I recommend you pick up a copy of Astronomy magazine's new collector edition of "Hubble's Greatest Pictures". Check out you local supermarket's magazine stand. This high-gloss special magazine edition costs $8.95 and is chock full of eye-popping images of deep space objects-everything from supernova remnants and comets to colliding galaxies and interstellar gas clouds.
All the magazine's photographs were lensed by NASA's groundbreaking Hubble Space Telescope during the 1990s and early 2000s.
While many of these stunning space images can be found on various Internet web sites (the best is:http://hubble.nasa.gov/), the tactile sensation of turning old fashioned glossy paper pages and looking at section enlargements through a hand-magnifying lens made the purchase a better interactive experience for me.
The best image is from Hubble's Ultra Deep Field (HUDF)camera and reveals 10,000 of the first galaxies to emerge from a time shortly following the Big Bang. This is an image not easily described with words; it offers the viewer a literal look far back into deep, deep time.
Over 800 individual exposures went into making the "10,000 Galaxies" image. The composite result took the NASA-HUDFteam of image processors 11 total days over two passes back in 1995 and 1998. Each exposure took 21 minutes. You can't look any deeper into time than this image.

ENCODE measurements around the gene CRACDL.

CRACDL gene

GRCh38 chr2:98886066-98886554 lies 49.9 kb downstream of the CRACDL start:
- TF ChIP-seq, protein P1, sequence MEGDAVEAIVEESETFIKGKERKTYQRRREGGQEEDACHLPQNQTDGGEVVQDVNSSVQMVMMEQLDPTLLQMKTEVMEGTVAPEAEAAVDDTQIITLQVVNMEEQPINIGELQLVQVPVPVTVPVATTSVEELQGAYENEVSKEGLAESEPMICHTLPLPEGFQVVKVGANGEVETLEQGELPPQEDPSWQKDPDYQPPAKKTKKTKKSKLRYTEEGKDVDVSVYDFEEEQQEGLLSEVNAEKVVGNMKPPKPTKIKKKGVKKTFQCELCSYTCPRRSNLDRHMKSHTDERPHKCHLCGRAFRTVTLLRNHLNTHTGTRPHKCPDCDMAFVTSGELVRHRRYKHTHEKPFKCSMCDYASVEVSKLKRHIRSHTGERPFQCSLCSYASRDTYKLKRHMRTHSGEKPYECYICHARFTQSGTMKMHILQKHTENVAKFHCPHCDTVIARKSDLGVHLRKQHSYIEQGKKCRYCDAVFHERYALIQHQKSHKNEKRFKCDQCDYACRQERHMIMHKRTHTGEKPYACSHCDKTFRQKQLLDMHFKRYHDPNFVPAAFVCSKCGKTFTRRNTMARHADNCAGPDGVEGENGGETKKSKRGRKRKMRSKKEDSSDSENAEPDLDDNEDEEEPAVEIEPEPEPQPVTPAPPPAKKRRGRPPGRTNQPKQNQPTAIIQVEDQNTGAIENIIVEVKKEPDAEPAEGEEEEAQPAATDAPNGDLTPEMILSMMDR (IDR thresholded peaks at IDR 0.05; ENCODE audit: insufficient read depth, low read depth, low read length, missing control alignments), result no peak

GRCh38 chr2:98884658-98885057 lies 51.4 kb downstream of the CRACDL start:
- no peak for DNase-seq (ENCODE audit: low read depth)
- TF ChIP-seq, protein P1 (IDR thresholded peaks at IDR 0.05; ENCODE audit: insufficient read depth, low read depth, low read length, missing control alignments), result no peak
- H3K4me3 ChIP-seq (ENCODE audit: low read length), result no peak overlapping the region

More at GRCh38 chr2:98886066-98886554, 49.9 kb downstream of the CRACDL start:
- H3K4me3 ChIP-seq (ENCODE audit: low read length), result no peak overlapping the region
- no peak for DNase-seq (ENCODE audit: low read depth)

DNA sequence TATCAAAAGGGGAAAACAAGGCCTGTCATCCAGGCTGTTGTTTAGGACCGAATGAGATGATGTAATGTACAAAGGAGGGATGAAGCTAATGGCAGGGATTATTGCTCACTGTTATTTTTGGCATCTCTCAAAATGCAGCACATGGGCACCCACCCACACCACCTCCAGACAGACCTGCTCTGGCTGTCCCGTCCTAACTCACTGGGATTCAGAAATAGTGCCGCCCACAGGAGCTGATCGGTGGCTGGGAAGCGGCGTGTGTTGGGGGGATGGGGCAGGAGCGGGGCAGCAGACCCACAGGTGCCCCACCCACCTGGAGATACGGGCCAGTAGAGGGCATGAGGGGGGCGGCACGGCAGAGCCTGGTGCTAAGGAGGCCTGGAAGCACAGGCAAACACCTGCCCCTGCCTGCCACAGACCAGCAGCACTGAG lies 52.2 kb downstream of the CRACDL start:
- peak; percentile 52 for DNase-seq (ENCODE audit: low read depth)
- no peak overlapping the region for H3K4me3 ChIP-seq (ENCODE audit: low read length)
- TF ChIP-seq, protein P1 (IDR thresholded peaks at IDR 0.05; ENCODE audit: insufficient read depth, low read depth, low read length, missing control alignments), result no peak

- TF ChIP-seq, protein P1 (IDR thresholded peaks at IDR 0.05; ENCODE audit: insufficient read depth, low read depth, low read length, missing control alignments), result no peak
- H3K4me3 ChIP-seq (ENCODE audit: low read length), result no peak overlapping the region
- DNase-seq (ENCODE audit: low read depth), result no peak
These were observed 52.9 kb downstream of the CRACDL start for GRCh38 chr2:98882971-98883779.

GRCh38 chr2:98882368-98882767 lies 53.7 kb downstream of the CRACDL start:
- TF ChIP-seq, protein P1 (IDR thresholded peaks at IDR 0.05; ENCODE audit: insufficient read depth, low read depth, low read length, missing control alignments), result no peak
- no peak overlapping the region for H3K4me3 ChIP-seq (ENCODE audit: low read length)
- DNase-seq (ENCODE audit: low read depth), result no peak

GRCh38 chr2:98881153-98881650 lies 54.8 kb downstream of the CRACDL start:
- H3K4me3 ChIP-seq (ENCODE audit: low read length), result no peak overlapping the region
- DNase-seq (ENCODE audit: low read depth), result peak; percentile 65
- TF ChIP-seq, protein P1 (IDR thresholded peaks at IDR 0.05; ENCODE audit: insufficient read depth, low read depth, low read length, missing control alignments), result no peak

There are many more images to marvel at in "Hubble's Greatest Pictures". It is unfortunate the publisher did not make the magazine available in a hardbound edition.
For other amazing non-Hubble deep-space images, check out online CHARAtelescope images of Altair; they are the first images of a star other than our Sun. You can see the new images at www.chara.gsu.edu.
What makes the CHARA images so special?Well, the Altair mugshot is the first of its kind; even the largest stars-like Altair-appear as pinpricks of light through our largest telescopes, including the Hubble Space Telescope.
"The images can only be made with a telescope the size of a football arena. I dare say that we may never create a single telescope mirror this large, but we can do this today with interferometry (a technique to resolve an image using multiple beams)," said University of Michigan astronomy professor John Monnier.
CHARA is actually six 1-meter telescopes atop Mount Wilson near Los Angeles. The array is akin to a huge telescope 1,000 feet in diameter.
Lou Varricchio, M.Sc., was a former NASA science writer. He is author of the book "Inconstant Moon: Discovery and Controversy on the Way to the Moon" available through the author's Facebook page.